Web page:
Gambling Lady (Warner Bros.) (1934)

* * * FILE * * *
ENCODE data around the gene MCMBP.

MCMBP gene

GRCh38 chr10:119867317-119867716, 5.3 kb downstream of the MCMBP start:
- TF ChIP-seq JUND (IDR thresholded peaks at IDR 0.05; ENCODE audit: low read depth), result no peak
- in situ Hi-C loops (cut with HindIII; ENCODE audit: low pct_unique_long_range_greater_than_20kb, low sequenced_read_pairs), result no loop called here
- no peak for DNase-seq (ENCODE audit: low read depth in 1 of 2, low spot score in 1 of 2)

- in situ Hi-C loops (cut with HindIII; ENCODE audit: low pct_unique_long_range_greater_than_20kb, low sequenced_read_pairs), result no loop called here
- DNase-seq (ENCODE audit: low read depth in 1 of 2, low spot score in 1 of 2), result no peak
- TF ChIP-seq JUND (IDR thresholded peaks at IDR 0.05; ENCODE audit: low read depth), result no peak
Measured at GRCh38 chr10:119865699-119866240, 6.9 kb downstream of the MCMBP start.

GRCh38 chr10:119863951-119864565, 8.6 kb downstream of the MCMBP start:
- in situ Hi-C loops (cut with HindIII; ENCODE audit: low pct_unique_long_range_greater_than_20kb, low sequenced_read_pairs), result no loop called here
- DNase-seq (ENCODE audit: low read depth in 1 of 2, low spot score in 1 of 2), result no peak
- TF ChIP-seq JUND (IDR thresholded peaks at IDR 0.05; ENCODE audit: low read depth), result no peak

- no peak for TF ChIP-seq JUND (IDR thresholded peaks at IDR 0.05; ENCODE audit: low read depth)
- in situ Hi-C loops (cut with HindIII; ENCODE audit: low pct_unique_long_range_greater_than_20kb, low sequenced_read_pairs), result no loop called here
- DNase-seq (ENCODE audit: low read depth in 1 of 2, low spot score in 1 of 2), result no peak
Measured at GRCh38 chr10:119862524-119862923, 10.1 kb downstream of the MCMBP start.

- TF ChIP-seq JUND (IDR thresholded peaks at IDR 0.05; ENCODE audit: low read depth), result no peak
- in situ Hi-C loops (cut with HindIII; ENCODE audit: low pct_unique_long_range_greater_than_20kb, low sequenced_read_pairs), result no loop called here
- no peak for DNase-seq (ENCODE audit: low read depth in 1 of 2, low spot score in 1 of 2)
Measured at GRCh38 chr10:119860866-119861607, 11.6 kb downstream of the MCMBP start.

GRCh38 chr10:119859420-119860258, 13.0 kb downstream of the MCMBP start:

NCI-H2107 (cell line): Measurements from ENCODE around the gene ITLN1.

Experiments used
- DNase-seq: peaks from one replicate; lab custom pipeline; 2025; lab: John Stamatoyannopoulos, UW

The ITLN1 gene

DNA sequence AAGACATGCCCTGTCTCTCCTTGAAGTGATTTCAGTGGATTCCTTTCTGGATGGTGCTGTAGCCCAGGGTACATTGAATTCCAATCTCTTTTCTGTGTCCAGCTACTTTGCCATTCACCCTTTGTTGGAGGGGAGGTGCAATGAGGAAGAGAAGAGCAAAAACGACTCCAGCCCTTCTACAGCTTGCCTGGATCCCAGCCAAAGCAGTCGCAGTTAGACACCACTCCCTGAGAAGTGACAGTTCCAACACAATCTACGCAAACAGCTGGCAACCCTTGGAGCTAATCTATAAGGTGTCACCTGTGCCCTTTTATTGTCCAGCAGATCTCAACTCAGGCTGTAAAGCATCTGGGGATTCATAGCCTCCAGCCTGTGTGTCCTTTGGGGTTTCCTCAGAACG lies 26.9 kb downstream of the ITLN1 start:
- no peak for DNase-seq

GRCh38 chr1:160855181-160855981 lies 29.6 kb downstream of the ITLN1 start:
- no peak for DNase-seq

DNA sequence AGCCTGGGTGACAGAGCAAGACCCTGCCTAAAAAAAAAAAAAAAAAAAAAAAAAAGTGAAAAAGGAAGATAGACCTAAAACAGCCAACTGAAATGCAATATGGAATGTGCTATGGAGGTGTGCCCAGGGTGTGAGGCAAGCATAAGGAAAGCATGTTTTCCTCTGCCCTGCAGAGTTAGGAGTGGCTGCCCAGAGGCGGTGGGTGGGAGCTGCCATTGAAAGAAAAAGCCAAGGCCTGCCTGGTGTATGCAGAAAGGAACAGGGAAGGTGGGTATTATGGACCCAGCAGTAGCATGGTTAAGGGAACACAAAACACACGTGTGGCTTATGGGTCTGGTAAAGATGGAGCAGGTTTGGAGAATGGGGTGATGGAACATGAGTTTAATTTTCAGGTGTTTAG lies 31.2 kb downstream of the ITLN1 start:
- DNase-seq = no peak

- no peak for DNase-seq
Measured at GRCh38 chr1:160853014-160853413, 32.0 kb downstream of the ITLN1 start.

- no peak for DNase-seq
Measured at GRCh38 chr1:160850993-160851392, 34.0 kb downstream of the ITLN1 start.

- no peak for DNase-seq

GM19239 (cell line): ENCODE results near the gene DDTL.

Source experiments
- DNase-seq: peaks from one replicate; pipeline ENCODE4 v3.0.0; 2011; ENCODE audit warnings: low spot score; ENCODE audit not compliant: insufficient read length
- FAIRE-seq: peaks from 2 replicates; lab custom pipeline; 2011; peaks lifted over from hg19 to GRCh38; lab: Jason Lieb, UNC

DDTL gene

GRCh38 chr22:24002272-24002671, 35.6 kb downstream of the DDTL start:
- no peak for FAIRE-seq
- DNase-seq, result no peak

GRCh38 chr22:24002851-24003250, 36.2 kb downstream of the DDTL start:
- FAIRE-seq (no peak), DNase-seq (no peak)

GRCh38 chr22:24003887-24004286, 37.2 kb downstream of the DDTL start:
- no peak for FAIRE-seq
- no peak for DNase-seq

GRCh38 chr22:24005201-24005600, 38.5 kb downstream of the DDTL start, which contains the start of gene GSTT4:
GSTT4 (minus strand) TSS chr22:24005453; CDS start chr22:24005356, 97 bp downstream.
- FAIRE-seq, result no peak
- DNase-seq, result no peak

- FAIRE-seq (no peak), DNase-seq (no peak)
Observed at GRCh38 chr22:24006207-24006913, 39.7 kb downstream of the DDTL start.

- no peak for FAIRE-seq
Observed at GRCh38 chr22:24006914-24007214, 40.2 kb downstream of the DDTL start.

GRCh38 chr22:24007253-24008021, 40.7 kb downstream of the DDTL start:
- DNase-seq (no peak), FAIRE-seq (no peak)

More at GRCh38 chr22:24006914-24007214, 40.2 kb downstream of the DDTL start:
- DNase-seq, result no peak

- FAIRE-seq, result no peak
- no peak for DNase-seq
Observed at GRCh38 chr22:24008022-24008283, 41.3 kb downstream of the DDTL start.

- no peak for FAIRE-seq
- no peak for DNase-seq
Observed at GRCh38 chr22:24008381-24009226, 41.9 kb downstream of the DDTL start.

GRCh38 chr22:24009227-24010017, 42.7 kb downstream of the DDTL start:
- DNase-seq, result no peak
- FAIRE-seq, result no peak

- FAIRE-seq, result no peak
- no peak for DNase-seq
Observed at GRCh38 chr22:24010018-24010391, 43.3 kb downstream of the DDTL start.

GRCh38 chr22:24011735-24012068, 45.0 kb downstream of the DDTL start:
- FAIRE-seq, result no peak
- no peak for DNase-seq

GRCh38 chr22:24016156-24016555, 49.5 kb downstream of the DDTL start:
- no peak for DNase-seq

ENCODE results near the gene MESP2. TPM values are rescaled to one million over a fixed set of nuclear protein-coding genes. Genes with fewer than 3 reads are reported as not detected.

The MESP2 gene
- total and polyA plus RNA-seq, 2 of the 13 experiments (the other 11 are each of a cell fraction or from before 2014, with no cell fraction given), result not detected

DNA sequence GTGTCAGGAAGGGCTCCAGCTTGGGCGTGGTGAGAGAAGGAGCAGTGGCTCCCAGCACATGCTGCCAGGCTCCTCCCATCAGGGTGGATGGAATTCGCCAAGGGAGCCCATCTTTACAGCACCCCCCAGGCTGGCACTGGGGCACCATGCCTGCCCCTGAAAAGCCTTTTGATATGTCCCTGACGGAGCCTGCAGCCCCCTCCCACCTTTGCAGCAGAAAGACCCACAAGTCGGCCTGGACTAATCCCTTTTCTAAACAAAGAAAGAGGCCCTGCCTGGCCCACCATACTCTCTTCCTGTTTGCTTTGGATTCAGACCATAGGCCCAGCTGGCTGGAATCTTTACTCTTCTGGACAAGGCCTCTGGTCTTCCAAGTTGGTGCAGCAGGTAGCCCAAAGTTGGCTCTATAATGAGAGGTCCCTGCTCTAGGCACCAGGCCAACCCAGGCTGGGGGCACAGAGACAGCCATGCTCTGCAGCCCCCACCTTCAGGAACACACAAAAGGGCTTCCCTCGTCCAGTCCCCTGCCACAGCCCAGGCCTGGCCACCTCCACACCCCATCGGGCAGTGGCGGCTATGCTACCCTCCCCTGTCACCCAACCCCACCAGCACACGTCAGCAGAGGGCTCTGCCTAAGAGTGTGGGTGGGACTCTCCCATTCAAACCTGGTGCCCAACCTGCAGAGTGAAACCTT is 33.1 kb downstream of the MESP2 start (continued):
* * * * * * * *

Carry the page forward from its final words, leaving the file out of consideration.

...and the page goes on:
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Diy ae 3 a eee Garry Madison. 8s ae Serie shang 3 Pe Hee PROM gk ae US Peeler Gi somes oe ae NI ee ee eS Pr ie ee EE TE eat apr ee gL) Rae SN are ane elas Distnies Attorney. Pe ee ell Jennifer Lee, known to her friends as Lady, was a most unusual young person. She was beautiful, she was good, she was absolutely honest and she combined an uncanny “card sense” with a skill that made her master of any situation that might arise around a gaming table. This skill with cards she: had learned from her father, a straight-shooting gambler who committed suicide as the only way out of trouble with the erooked gambling syndicate. Lady, left penniless, turns to poker for a livelihood, but like her father, refuses to cheat. The gambling house in which she is playing is raided by the police who find one of Lady’s associates with ecards up his sleeves. Lady is not only taken to jail, but is branded as a “cheat” after Charlie Lang, a race horse tout and old friend of her family, obtains her release. Consequently, when she meets Peter Madison, aristocratic friend of her father’s at a gambling table, he is skeptical of her, and when his son Garry falls in love with the girl and wants to marry her, Madison tries to stop the marriage by offering Lady $50,000 to release Garry. Lady, who had refused to consider marriage without Madison’s consent, spurned the money, but offered the young man his freedom. After a talk, Lady and Peter Madison cut cards to see whether or not she should marry Garry. Lady wins, much _ to Peter’s satisfaction, who is now BF fal, Fon SLU a eI cee a ae Micnyceemrec cy, AR Serer Wipro ys she cual PRObORIA DI DV. ose Pa TOT a el ee Director. © ee cn ieee eS ears MAE ie AIO a es Vitaphone Orchestra Conductor A Warner Bros. and Vitaphone Picture BARBARA STANWYCK ‘“‘GAMBLING LADY’’ with Joel McCrea and Pat O’Brien Claire Dodd C. Aubrey Smith — Phillip Reed Directed by Archie Mayo a a) a ade Barbara Stanwyck SS UO SL ENE EL Joel McCrea Phi has PSUR oe sa Pat O’Brien Sn aa, C. Aubrey Smith Doe ese. 2S ae Phillip Reed iS oe teen Philip Faversham iiceboeil Wes Fo 2 Robert Barrat 2: lle eer Vinton J AI Bie OR Willard Robertson SE ea Oe Arthur Treacher eae A ae Huey White convinced that the girl is a thoroughbred straight-shooter. When they are happily mar ried, Sheila Aiken—an old friend of Garry’s—appears and pretends that she and Garry were once engaged. A strong rivalry develops between the two women. Lady inveigles her into a game of cards and wins all Sheila’s jewelry, which she is forced to pawn. The whole business infuriates Garry and Lady packs to leave but is persuaded to stay by her fatherin-law. Garry goes after Charlie to get the pawn tickets and after Charlie is found dead in an alley, it is learned that the two had a quarrel. As a result, Garry is jailed, refusing steadfastly to account for his whereabouts at the time it is believed Charlie was slain. Lady smells a rat and believes that Garry, as well as she herself, has been tricked by Sheila. When Lady asks Sheila to confess her plot, the latter agrees to give Garry an alibi if Lady will sue for divorcee and give no explanation to anyone. Lady is forced to consent because it is the only way of saving Garry’s life. Snubbed by her father-in-law at a gambling table Lady goes to Sheila and threatens to shoot her if she doesn’t phone him immediately and explain. Sheila, frightened, does as Lady commands, after which Lady leaves for Monte Carlo, hoping to put Garry out of her heart. Garry and Peter hunt for and find her. At first Lady refuses to forgive him but her love is too great and they are re-united, Sted ee ede MAN se Archie Mayo 5 hh a alge hae lta Doris Malloy Ralph Block and Doris Malloy AA Ved hata es George Barnes FI __.........Harold McLernon pe Tae ais MS _._...... Anton Grot Orry-Kelly _..... Leo F. Forbstein 100% 100% 75% 20% 5% 20% 40% ANUQOALNUUOOAUUUUEOATHNEOUAATAE AA Pat O’Brien Pat O’Brien was born in Milwaukee, Wisconsin, and educated at Marquette University, where he studied law and starred in football. He gave up law to join a stock company and_ finally drifted to New York, making his first Broadway appearance in “Gertie.” This was followed by many other productions, including “Henry Behave,” “You Can’t Win,” “This Man’s Town” and “Coquette.” He was selected as one of the ten best actors on the stage for his performance in “The Up and Up” and “Overture.” While rehearsing for the lead in “Tomorrow and Tomorrow,” his release was purchased and he was sent to Hollywood to play Hildy Johnson in “The Front Page,” his first picture. He continued in picture work and has to his credit such successes as “Laughter in Hell,” “Air Mail,” “Virtue,” “Hollywood Speaks,” “American Madness” and “Seandal For Sale.” His most recent pictures are “Pye Got Your Number,” “College Coach,” “Bureau of Missing Persons,” “Destination Unknown,” “The Publie Be Damned” and “Flowing Gold.” C. Aubrey Smith C. Aubrey Smith was born in London, Eng., and attended Charter House School and Cambridge University, winning fame in the latter school in cricket. He captained the University team and toured with it through Australia and South Africa. He made his debut on the London stage in 1892, playing in “The Prisoner of Zenda” and later in “The Wilderness,” “The Man of Forty” and “As You Like It.” He first came to America in 1896, playing on the New York stage in “The Notorious Mrs. Ebbesmith.” He returned to London, but in 1904 came back to New York to appear in a number of plays among them “The Light That Failed,” ‘The Constant Wife” and “The Bachelor Father.” Smith made his screen debut in England in 1915, coming back to the United States in 1930 to play on the screen the same role he had in his stage play, ‘The Bachelor Father.” His more recent pictures include “No More Orchids,’ “They Just Had To Get Married,” “Love Me Tonight,” “Trouble in Paradise” and “But the Flesh Is Weak.” Claire Dodd Claire Dodd was born in Iowa. The theatre and stage interested her but mildly, but during a vacation visit to California she was seen by a motion picture producer who induced her to make a screen test. This resulted in a contract for an important role in Eddie Cantor’s “Whoopee,” and when Ziegfeld saw her on the screen, he wanted her for the Broadway production, “Smiles.” Hollywood was fascinated by her work in “Smiles” and soon she was sent back to the west coast under a long term contract. Since her Hollywood debut, she has seored decided hits in each picture in which she has appeared and is rapidly soaring to the top as one of the most capable actresses in the movie ¢apital. Her most recent pictures inelude “Journal of a Crime,” “Massacre,” “The Kennel Murder Case,” ‘“Ex-Lady” and “Footlight Parade.” Barbara Stanwyck Barbara Stanwyck, whose real name is Ruby Stevens, was born in Brooklyn, New York, in July, 1907, of Scotch-Irish parentage. Her earliest ambition was to become a missionary, and for a time she studied industriously for such a career, only to desert it to seek fame as a dancer. In her first position, in the chorus of a New York revue, she attracted attention and was given an important role in the play, “Burlesque,” graduating from that to leading stage roles. She married Frank Fay, an actor, and they settled in California, where Barbara was launched upon her sereen career, speedily rising to stardom as an_ exceptionally talented emotional actress. Her most recent pictures include “Hver In My Heart,” “So Big,” “The Purchase Price,” “Ladies They Talk About” and “Baby Face.” Robert Barrat Robert Barrat was born in New York City and educated. in the public schools there. His: debut in theatrical circles was in stock in Springfield, Mass. ES Later he appeared in many noteworthy productions — with some of the leading stars of the stage. It was while playing the role of the strong man in the stage play “Lilly Turner” that Warner Bros. engaged him for that identical role with Ruth Chatterton in the picture. Since then he has played in “Hi, Nellie!”, “Massacre,” “Dark Hazard,” “From Headquarters,” “T Loved A Woman,” “Wild Boys of the Road,” “Heroes For Sale,” “Baby Face,” “The Silk Express,” ‘Picture Snatcher” and “The Mayor of Hell.” BARBARA STANWYCK—“‘Ever in My Heart,” “Baby Face,” “Ladies They Talk About,” “The Purchase Price,” “So Big,” “Night Nurse.” JOEL McCREA — “Chance at Heaven,” “Bed of Roses,” “Rock-a-Bye,”’ “The Silver Cord,” “Sport Parade,’ “The Most Dangerous Game.” PAT O’BRIEN—“‘I’ve Got Your Number,” College Coach,” “Bureau of Missing Persons,” “American Madness,” “Scandal for Sale.” CLAIRE DODD — Journal of a Crime,” “Massacre,” “Footlight Parade,” “The Kennel Murder Case,” “Ex-Lady,” “Elmer the Great.” C. AUBREY SMITH—‘No More Orchids,” “They Just Had To Get Married,’ “Love Me Tonight,” “Trouble in Paradise,” “But the Flesh is Weak.” PHILLIP REED — “Journal of a Crime,” “Fashions of 1934,” “Bedside,” “The House on 56th Street,’ “Female,” “College Coach.” PHILIP FAVERSHAM — “Massacre,” “Bedside,’? “The Big RUNNING TIME LENGTH FUIUUUAOULUSUULUOOOTTVETETAETUETETTT Joel MeCrea Joel MeCrea was born in South Pasadena, Calif., and attended the Hollywood High School and Pomona College. In his senior year he played in a college theatrical production opposite Jean Wood, a daughter of Sam Wood, the film director. Wood, who attended the performance to see his daughter play, noted that McCrea showed marked talent, and advised the young man to try pictures. He did and in two years’ time had risen to leading roles, having played opposite Marion Davies and Greta Garbo, the former in “The Five O’Clock Girl’ and the latter in “The Single Standard.”, Besides his picture work, MeCrea operates his own thousand acre ranch on which he raises cattle and fine horses. His more recent pictures include “Chance at Heaven,” “Bed of Roses,” ‘“Rock-a-Bye” and “The Silver Cord.” Philip Faversham Philip Faversham was born in New York City and received his education in eastern schools and in Europe. The son of the noted thespians William Faversham and Julie Opp, it was but natural that the young actor should feel and respond to the call of the theatre. An engagement with a summer stock company brought about Faversham’s debut into his parents’ footsteps, and eventually he landed in Los Angeles with a traveling company. Warner Bros. signed him to a screen contract after his first performance. Already he has appeared in “Massacre,” “Bedside,” ‘House on 56th Street,” “The Big Shakedown,” “Footlight Parade,” ‘College Coach” and “The World Changes.” Shakedown,” “College Coach,” “The House on 56th Street,” “The World Changes.” ROBERT BARRAT — “Hi, Nellie!” “Massacre,” “The Mayor ole Eell’25. Dark) = ddazard. “From Headquarters,” ‘The Kennel Murder Case.” ROBERT ELLIOTT — Killer,” “Heroes for “Phantom of Crestwood,” “White Eagle,’ “Midnight Patrol,” “Behind Stone Walls.” FERDINAND GOTTSCHALK — “Female,” “Goodbye Again,” “Gold Diggers of 1933,” “The Keyhole,’ “She Had to Say Yes,” “Grand Slam.” ARTHUR VINTON — “Heroes for Sale,” = tillys4.Parner,2 “Picture Snatcher,” “Son of a Sailor,” “Central Airport,” “Blondie Johnson.” WILLARD ROBERTSON—“‘Lady Killer Ge. “Dark \icchyean iar ds? “Heroes for Sale,” “The World Changes,” “Tugboat Annie,” “Frisco Jenny.” ARCHIE MAYO (director) — “Convention City,” “Ever in My Heart,” “The Mayor of Hell,” “The Life of Jimmy Dolan,” “Street of Women.” “Lady Sale,” 66 minutes . 25993 feet Page Three